Frequently, the teacher, Carson Weber came back to the concept of a Covenant. A Covenant, in a Biblical sense, is much deeper than how one might understand a contract. A covenant is a sacred, familial bond that makes the members of the covenant intrinsically one: I am yours and you are mine. In a contract, the members are making promises to exchange goods or services and are pledging to fulfill those promises on their word alone. A covenant invokes the name of God as one’s witness. A contract is breakable and eventually ends when the promises have been met. A covenant cannot be broken, but it can be violated, which only hurts the people involved, and it has no expiration date.

In the Creation narrative, it says that God rested on the seventh day. What this really means is that He made this day holy, and covenanted, or bound Himself to His creation, and particularly His people. It was, and is a sacred bond of love. This is why marriage is a sacrament; it makes a man and a woman one; not just on a physical level, but also on a spiritual level. Marriage between a man and a woman also mirrors the spiritual marriage of God and His people: “They will be my people, and I will be their God.” While a contract and a covenant are quite different, they are similar in that they both have terms. The difference is that the terms of a contract are negotiable, while the terms of a covenant are not. This is where the “rules” that people tend not to like come from. God sets the terms of the covenant, and what He is doing is telling us how we are to love Him and love each other. Ultimately, if we are faithful to these “rules,” it will be for our good, and results in interior peace, but it takes practice.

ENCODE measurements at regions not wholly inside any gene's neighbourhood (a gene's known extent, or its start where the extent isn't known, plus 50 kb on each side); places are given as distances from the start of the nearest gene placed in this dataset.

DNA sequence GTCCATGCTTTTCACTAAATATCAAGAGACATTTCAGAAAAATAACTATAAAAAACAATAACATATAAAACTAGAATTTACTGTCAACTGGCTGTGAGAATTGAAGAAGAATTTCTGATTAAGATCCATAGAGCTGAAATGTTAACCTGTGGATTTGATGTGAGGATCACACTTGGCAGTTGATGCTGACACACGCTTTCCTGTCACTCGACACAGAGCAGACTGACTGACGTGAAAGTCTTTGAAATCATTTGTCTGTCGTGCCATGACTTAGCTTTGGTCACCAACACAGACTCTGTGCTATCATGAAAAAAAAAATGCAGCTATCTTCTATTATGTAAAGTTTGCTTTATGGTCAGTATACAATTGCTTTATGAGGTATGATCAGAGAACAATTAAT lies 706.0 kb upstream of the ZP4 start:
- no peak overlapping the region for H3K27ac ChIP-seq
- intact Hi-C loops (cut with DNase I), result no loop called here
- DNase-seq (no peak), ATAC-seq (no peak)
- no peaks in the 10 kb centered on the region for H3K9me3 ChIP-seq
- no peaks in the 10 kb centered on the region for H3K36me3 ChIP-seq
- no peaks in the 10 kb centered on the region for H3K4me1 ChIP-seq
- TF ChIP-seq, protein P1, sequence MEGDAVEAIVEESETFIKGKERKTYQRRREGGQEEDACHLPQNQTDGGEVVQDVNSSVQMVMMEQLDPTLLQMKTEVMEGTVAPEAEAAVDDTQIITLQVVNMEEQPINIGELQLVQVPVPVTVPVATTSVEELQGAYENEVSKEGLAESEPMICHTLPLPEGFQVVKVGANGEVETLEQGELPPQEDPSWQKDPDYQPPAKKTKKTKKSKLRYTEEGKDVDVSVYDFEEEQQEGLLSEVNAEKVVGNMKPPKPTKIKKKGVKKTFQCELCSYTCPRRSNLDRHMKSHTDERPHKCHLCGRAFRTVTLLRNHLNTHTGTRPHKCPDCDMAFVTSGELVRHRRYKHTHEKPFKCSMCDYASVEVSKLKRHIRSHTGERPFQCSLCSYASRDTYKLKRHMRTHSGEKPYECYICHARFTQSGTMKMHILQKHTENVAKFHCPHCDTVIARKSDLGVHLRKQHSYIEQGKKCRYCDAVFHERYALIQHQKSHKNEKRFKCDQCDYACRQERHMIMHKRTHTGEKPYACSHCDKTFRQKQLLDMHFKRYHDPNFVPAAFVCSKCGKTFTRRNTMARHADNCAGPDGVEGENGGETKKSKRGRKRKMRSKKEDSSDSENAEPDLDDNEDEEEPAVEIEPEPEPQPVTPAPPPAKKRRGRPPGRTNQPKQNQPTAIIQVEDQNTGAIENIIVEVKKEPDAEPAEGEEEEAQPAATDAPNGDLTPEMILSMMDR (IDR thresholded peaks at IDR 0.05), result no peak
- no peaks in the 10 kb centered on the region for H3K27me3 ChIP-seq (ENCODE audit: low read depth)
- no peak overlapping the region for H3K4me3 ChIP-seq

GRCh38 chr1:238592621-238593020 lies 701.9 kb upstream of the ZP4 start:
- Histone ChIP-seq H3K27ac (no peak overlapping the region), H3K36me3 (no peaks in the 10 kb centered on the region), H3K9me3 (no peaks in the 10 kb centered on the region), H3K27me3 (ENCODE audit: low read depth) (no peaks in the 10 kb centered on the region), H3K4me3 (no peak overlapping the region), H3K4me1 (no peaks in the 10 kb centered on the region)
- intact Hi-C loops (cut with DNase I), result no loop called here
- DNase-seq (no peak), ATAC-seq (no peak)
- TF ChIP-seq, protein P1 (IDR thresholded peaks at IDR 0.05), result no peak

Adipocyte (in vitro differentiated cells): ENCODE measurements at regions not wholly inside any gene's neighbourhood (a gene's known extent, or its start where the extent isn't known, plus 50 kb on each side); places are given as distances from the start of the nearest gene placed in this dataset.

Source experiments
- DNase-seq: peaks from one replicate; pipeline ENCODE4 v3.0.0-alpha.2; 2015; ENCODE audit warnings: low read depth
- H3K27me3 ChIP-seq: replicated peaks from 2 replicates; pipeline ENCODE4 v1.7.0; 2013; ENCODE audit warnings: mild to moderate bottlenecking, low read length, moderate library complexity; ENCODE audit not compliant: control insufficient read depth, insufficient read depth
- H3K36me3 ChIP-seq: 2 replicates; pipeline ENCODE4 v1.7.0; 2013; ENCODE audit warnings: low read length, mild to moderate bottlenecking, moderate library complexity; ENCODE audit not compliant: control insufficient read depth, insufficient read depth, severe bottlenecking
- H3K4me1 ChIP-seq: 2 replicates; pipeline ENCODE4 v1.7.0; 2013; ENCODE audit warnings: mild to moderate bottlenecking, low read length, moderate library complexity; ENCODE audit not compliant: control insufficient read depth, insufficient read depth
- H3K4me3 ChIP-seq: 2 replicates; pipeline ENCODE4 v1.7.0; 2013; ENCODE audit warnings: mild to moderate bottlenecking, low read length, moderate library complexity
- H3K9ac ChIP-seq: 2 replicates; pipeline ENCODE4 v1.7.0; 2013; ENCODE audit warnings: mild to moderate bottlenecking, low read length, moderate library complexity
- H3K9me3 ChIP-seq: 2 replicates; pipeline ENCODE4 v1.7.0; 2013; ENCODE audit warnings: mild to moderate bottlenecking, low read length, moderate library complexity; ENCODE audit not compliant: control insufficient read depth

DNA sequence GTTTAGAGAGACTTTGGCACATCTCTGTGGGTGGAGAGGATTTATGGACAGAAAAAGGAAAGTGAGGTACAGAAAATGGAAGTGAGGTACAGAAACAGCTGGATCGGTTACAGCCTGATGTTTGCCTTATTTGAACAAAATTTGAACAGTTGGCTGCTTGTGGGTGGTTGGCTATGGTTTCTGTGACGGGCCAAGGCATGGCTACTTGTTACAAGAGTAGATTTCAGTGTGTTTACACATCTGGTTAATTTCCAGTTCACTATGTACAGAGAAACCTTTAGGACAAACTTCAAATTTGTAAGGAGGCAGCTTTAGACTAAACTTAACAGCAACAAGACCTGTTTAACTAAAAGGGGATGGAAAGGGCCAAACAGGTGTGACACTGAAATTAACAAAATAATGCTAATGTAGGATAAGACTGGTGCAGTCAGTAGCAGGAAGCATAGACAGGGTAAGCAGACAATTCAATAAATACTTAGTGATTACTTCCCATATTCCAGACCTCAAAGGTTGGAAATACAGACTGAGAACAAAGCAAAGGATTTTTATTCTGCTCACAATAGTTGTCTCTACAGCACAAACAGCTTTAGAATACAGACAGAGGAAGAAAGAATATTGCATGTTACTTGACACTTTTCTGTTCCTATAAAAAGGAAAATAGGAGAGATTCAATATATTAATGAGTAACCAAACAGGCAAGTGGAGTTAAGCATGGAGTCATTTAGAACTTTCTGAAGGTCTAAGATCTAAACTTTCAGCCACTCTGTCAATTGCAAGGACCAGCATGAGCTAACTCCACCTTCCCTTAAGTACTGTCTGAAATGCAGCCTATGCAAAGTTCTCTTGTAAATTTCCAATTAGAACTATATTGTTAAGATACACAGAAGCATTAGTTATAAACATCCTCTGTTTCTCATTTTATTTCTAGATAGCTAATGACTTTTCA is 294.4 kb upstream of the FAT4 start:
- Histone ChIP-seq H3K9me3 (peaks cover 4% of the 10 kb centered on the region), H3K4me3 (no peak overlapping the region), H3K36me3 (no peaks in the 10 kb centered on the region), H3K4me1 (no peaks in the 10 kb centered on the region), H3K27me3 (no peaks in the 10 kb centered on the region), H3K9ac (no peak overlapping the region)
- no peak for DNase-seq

At the Last Supper, Jesus says, “this is the cup of my Blood, the Blood of the new and everlasting Covenant…” What He is doing is renewing the Covenant with His people that was violated, and is still violated over and over. God first made a covenant with Adam who only really had two tasks, to take care of and protect the Garden, and Eve. When God Covenanted Himself to Adam, He made him in His image and likeness. This is the most important detail because it is this “likeness” that intrinsically changes Adam: it makes him not just a creature, but a son of God. When he and Eve violated the Covenant, they effectively forfeited their kinship with God. Adam initially failed when he did not protect Eve from the devil’s temptation, and then, when he did not defend her when God questioned her. Instead, he stayed quiet and then blamed her. Jesus undid this when He sacrificed Himself for us.